GS255s    Global Health: Critical Perspectives on Health, Care, and Policy This writing-intensive course introduces students to central global issues of disease and disability and the interventions that aim to address them. We will discuss the central actors, institutions, and practices that make up the global health landscape. Using an interdisciplinary perspective, we will analyze the value systems and modes of knowledge production that underlie global health research, policy, and practice. Students will engage critically and creatively with topics such as the global burden of disease; the social determinants of health; health, development and human rights; post-disaster health; and global health policy and practice. Prerequisite: Anthropology 112. Four credit hours. S, W2. El-Shaarawi
[GS273]    Economics of Globalization Listed as Economics 273. Prerequisite: Economics 133 and 134. Four credit hours. W2.
[GS278]    United States and the Middle East Listed as GO278. Four credit hours.
[GS2XXA]    Division and Unity: European Politics through Film Three credit hours.
[GS303]    Topics in Global Affairs Affords the Colby community an opportunity to interact with a combination of outside speakers and Colby faculty on a range of topics relevant to global studies, from climate change and food and water security to human rights and gender equality, to International health and cybersecurity as well as the more traditional security issues raised by shifts in the interstate arena. Two credit hours.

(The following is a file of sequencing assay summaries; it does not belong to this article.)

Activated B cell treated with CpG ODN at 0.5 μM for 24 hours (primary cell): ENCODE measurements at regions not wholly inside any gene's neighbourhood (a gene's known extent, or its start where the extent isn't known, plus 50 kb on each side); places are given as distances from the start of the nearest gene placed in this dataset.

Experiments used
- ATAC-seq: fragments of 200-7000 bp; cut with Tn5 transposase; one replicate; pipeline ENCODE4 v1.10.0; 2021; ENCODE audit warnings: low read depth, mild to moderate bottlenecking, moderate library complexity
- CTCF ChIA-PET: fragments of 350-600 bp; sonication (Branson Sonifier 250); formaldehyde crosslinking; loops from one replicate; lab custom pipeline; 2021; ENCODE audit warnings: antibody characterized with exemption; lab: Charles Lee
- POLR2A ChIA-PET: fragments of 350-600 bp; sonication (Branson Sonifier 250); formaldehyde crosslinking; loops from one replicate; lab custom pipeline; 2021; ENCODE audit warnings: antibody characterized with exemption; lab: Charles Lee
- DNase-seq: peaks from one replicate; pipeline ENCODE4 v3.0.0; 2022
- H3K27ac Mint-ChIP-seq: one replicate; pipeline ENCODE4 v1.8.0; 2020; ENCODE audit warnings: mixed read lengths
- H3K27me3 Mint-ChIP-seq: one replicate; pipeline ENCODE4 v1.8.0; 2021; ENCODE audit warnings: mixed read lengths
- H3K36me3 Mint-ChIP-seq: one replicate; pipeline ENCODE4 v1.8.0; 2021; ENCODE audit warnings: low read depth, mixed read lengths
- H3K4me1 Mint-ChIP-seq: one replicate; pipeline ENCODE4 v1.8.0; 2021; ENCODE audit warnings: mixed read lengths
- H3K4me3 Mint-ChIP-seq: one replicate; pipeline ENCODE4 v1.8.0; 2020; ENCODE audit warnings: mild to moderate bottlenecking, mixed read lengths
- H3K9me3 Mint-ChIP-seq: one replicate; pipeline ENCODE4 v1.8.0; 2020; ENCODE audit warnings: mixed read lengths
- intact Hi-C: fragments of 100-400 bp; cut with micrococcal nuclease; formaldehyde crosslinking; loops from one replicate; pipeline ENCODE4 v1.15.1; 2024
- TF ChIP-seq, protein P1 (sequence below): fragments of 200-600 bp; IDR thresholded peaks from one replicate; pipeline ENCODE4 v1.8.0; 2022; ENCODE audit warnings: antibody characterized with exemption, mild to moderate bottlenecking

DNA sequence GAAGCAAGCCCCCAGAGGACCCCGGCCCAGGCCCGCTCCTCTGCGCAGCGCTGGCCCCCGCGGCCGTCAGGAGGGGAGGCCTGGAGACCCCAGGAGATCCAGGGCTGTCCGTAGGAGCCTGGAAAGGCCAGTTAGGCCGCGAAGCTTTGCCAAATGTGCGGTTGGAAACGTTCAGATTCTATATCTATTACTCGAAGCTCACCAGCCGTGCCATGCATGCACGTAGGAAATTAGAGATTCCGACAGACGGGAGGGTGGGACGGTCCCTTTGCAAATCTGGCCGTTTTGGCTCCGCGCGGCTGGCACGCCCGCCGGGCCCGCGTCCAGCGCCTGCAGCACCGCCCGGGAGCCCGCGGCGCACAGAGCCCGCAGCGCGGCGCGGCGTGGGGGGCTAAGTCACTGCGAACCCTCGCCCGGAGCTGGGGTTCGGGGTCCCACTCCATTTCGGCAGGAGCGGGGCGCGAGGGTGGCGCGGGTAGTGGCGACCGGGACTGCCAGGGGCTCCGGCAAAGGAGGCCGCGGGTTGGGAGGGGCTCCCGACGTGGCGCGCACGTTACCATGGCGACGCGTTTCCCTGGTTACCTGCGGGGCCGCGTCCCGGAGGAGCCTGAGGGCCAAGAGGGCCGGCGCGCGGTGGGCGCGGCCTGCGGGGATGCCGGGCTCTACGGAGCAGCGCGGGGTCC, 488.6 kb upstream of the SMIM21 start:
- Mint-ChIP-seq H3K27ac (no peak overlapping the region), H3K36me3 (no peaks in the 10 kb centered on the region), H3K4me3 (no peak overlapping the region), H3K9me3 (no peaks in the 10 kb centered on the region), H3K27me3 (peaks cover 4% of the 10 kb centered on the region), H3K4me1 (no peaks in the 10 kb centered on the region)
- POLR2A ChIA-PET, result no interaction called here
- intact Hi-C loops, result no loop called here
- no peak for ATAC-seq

[GS316]    African World-Making: Religion and Social Change in ContemporaryAfrica Participants will build awareness of the religious diversity of contemporary African societies using selected studies from Madagascar, Tanzania, Mali, Mozambique, and other sites. Students will learn to identify the relationship of African religions with diverse, transforming views on biomedicine and healing, urbanization, gender relations, modern subjectivities, development and humanitarianism, and the colonial legacy. Ongoing written and oral discussion will enable students to gain facility with key theoretical models to analyze the role of African religions in dynamic processes of political, economic, and cultural transformation. Previously listed as Anthropology 316. Prerequisite: Anthropology 112 and junior or senior standing. Four credit hours.